The mantis shrimp (which oddly is neither a mantis nor a shrimp, but a crustacean that resembles both) has arguably the most complicated visual system of any animal on Earth. Its compound eyes sit on independently moving stalks and can see colors ranging from ultra-violet to infra-red. Each eye is divided into three regions for tracking motion, forms, depth, and color. All of this, it is theorized, is done without the aid of its tiny brain. (It’s also got claws that can smash through glass, but that we’ll save for another article). Now add to this an entirely new kind of vision previously unknown: the mantis shrimp can see circular polarized light.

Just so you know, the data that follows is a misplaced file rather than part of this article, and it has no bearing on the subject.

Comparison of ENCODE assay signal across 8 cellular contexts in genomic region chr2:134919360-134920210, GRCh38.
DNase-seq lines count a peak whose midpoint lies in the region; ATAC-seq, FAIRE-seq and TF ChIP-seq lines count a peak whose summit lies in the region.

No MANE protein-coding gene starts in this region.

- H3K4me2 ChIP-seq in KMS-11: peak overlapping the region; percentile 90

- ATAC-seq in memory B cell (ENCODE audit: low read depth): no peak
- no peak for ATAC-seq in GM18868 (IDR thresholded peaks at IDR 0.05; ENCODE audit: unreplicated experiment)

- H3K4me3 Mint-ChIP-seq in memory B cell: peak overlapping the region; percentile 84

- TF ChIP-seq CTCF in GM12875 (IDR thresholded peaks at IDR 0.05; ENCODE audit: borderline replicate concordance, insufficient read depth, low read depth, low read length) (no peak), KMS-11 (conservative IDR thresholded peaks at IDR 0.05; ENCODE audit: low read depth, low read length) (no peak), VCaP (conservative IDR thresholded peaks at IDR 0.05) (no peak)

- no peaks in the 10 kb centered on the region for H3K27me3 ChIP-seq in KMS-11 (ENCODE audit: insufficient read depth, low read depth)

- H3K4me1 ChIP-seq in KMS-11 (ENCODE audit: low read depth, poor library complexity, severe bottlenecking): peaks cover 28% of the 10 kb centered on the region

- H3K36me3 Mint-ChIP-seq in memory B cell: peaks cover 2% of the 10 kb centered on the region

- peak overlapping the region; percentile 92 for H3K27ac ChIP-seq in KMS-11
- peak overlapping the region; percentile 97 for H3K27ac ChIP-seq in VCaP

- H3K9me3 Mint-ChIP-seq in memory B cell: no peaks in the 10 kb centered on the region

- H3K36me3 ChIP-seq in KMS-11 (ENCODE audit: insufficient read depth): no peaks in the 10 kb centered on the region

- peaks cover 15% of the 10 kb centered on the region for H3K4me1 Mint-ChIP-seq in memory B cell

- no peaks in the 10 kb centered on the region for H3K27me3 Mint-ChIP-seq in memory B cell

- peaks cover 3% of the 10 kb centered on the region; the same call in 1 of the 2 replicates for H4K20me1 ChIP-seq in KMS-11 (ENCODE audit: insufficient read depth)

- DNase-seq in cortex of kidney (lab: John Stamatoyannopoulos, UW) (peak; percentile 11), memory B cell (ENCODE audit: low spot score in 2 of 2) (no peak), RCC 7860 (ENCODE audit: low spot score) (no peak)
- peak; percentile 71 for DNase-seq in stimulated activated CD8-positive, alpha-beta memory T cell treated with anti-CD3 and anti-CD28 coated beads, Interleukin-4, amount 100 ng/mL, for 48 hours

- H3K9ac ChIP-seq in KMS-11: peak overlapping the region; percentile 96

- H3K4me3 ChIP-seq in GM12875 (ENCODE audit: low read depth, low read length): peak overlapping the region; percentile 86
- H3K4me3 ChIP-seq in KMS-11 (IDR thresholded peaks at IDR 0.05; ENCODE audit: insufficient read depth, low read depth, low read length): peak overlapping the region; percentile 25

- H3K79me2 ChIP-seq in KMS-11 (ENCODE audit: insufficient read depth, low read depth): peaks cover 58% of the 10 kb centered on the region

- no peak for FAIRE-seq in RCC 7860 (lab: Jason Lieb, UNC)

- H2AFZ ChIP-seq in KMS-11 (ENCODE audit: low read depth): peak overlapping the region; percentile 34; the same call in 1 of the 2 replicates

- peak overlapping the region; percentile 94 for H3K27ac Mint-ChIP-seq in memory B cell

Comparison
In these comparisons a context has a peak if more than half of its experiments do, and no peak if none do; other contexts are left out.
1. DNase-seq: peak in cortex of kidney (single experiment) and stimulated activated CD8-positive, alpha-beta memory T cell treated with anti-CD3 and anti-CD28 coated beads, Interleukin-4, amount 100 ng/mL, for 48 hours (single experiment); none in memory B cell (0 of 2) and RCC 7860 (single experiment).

We humans can see the effects of linear polarized light when we put on polarized sunglasses and go out on a boat. Linear polarization is observed when transparent materials reflect light, so on a sunny day, the ocean’s surface will look glassy to us. Put on polarized sunglasses and the glare is eliminated. Circular polarization is a bit more complicated. It has to do with out-of-phase stereo imaging, which can best be explained by the effect you get when you put on 3-D glasses and watch a movie in 3-D. That’s circular polarization.
Why the mantis shrimp has the ability to, in effect, put on 3-D glasses is still a mystery. But Professor Justin Marshall (the researcher who discovered it), from the Queensland Brain Institute, surmises it has something to do with sex. Only the males are able to see this way, so his theory is it is some as of yet unknown communication for mating. "[We] humans only have three color channels," he said. "These little guys have 12, and can see both linear and circular polarized light—it is remarkable."